Oh Baby!

One thing you will learn as a mother is that babies require a lot of STUFF. And that stuff can be very, very expensive!

On a military budget we can’t afford to buy all the newest and greatest things for our little guys, but that doesn’t mean we have to go without! A little time, creativity, and some searching can lead to a variety of different solutions to everyday problems at a much lower cost.

Yesterday I shared with you some tips and ideas on how to homeschool your toddlers or preschoolers on a budget. Today I want to share with you a few crafts that I have done to help make life with babies easier while still being affordable.

1. The Pea Pod Hip Carrier

I love babywearing! It provides such wonderful snuggle opportunities. But my moby only worked well for the first few months, and I have never been a huge fan of my bjorn. I would love to get an Ergo but we just can’t afford the $100 (although it is on my list for the next child…hint hint ;) ) for something so unnecessary.

I spent hours searching for another option to carry my older babies. I liked the idea of the mei tei, but wasn’t sure about the tying. Then I discovered the Pea Pod Hip Carrier. Perfect for carrying an older baby or toddler, and it has buckles!

Pea Pod carrier

I love this carrier! I’ll admit that T does get heavy in it now that he is 13 months old. And the back isn’t quite as high as I would like. But he still fits in it. And I can still carry him for a decent amount of time. It was absolutely perfect when he was 8-12 months and would have worked even at a younger age. As long as your little one is has good head control, and can be safely carried on your hip, this carrier will work.

The one problem that I did find was that when he fell asleep I had to hold his head. There was no where for his head to go other than back. But this was a minor detail.

If you are looking for a transitional carrier, and you can sew, this is perfect!

I saved money making this by using repurposed fabrics for the body fabric, minkee remnants as the soft inner part, and leftovers from a quilt for the decorative outer part. The only thing I had to buy were the buckles and the interfacing. The buckles were tricky to find, and I recommend ordering them online.

In total it ended up costing me around $15 and some sewing time. That’s a great discount over the $100 or more that most carriers on the market cost!

Note: If you are more well endowed then some (I was wearing a size 16 when I made this), I would recommend making the straps a bit longer around the waist. In her picture there is a lot of strap left over after she tightens it. On me I found that there was very little. Keep this in mind when cutting your fabric and adjust accordingly.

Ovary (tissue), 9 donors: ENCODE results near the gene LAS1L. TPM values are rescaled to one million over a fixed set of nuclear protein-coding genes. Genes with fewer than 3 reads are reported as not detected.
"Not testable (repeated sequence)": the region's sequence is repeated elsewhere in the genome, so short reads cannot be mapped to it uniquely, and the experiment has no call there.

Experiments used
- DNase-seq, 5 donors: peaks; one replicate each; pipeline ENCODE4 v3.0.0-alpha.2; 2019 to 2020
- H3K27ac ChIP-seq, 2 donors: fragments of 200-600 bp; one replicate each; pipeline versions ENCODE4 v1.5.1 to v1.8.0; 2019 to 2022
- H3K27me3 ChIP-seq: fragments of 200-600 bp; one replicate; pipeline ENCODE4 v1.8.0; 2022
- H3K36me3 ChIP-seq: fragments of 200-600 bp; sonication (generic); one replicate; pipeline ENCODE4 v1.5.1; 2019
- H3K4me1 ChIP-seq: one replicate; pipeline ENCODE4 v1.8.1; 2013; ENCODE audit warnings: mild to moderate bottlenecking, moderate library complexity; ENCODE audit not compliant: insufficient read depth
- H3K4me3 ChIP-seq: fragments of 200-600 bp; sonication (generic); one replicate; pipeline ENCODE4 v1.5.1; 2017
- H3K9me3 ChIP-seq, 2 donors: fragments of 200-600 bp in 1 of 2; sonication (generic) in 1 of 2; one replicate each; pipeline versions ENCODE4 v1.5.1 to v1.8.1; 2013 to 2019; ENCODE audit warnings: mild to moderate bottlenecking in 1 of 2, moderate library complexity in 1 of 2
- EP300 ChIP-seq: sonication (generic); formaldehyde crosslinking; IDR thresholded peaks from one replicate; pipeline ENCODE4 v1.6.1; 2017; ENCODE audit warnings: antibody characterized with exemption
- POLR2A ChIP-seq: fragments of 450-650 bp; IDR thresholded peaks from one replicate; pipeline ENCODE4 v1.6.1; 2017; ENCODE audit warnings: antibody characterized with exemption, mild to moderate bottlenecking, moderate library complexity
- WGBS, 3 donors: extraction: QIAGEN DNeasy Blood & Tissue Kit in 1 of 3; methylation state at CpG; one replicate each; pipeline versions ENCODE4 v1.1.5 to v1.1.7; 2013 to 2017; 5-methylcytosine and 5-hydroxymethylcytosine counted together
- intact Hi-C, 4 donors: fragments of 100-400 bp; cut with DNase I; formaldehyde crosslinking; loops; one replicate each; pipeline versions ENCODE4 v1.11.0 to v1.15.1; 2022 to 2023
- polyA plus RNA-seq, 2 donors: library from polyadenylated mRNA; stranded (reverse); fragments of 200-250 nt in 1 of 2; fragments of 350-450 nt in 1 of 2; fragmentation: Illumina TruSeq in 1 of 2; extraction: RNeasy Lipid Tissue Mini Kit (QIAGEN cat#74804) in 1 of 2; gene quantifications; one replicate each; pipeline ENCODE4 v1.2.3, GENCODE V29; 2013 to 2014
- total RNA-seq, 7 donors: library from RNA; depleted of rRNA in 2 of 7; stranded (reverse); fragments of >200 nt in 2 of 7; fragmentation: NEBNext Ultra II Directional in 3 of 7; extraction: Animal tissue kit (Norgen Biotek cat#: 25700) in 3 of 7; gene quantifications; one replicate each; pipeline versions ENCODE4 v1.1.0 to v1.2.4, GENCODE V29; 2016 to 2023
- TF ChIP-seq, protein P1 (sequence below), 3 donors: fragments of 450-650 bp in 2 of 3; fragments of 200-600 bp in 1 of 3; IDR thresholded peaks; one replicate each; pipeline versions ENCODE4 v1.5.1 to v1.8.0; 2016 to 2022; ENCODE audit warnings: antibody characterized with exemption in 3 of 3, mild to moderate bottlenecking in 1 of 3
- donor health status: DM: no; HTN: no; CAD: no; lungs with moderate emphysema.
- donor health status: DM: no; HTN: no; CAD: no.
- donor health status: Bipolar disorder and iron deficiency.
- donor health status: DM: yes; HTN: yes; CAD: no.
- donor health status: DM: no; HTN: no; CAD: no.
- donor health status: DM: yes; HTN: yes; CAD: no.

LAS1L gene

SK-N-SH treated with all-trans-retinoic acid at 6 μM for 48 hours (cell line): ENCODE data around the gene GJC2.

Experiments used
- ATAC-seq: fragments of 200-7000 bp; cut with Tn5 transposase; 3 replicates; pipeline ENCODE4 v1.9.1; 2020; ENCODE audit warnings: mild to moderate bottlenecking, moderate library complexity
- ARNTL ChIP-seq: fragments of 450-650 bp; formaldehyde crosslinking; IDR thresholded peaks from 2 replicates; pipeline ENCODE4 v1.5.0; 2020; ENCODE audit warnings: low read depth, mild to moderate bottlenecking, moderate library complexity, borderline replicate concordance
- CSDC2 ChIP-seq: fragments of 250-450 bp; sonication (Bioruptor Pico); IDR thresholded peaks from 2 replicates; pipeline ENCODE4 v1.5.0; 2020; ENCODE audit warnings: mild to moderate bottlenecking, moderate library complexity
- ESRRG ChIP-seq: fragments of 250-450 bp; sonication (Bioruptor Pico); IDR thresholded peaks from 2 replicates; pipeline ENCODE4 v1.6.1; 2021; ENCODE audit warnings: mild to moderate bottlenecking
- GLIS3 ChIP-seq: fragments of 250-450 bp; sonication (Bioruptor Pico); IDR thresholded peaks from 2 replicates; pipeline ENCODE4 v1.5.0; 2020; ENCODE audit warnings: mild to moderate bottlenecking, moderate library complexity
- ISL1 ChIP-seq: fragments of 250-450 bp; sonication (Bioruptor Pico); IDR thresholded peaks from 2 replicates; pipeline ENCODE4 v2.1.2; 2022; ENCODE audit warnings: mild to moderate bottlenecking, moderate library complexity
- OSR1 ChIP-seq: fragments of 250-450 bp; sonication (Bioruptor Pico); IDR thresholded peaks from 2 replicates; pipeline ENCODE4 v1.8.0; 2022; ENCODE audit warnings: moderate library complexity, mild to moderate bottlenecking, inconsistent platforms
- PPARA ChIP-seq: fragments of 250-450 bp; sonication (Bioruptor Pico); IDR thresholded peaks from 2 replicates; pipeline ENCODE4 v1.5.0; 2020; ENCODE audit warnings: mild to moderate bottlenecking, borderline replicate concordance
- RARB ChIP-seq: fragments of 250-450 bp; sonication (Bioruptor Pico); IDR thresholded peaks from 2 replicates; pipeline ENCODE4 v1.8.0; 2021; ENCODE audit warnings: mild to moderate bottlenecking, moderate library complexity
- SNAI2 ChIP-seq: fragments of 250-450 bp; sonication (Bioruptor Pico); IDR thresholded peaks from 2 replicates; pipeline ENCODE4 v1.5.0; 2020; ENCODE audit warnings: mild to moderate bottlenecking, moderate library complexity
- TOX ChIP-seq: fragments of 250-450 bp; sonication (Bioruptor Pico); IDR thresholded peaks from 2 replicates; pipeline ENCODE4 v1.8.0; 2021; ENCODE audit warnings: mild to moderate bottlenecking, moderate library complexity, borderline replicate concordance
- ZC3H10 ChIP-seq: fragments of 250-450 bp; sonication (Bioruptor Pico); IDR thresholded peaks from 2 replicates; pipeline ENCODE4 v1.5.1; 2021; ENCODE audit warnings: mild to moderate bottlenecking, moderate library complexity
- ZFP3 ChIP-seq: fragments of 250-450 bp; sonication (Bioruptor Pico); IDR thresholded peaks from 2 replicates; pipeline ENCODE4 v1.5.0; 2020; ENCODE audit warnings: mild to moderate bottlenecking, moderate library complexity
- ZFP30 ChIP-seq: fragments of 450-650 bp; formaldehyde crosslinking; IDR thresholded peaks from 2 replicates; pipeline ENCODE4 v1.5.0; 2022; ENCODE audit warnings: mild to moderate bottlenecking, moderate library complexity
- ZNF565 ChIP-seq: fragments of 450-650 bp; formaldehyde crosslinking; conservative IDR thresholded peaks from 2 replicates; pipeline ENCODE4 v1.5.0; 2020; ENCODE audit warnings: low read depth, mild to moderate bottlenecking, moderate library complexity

2. Baby Car Seat Cover

I’ve made two of these wonderful covers so far. I just wish I had made one sooner!

monkey car seat cover

The first one I made for T. I wanted to be able to cover him up when we were out and about and he was sleeping. I also wanted him to be nice and warm. Since we live in a place where it is chilly or rainy many days of the year I went ahead and made it with fleece on the backside in order to keep him dry and snuggly warm.

This was one of the simplest projects that I have made, and it has come in handy many times. It only takes an hour or so, and would be perfect for someone who doesn’t have too much sewing experience because it is fairly simple.

The whole project cost me nothing because I had all the materials on hand. The fleece was upcycled from something given to me, the velcro was leftover from another project, and the monkey material I bought with a coupon for another project (that never got done). If you count the monkey material as a purchased item then the total project was probably under $10.

car seat canopy

The second one I made for a friend. She provided me with all the materials, and I stitched it up for her. Since she lives in Arizona I suggested that she go with a flannel backing instead of the fleece.

One of the things that I love about the design of this project is that it works well on the strollers. I have used it on the double stroller many times as a blanket for the two boys. It has also worked by using the velcro tabs on an umbrella stroller. Plus, it works as a cuddly blanket for the car or when out and about. My boys used to fight over who got to use it!

3. Baby Ties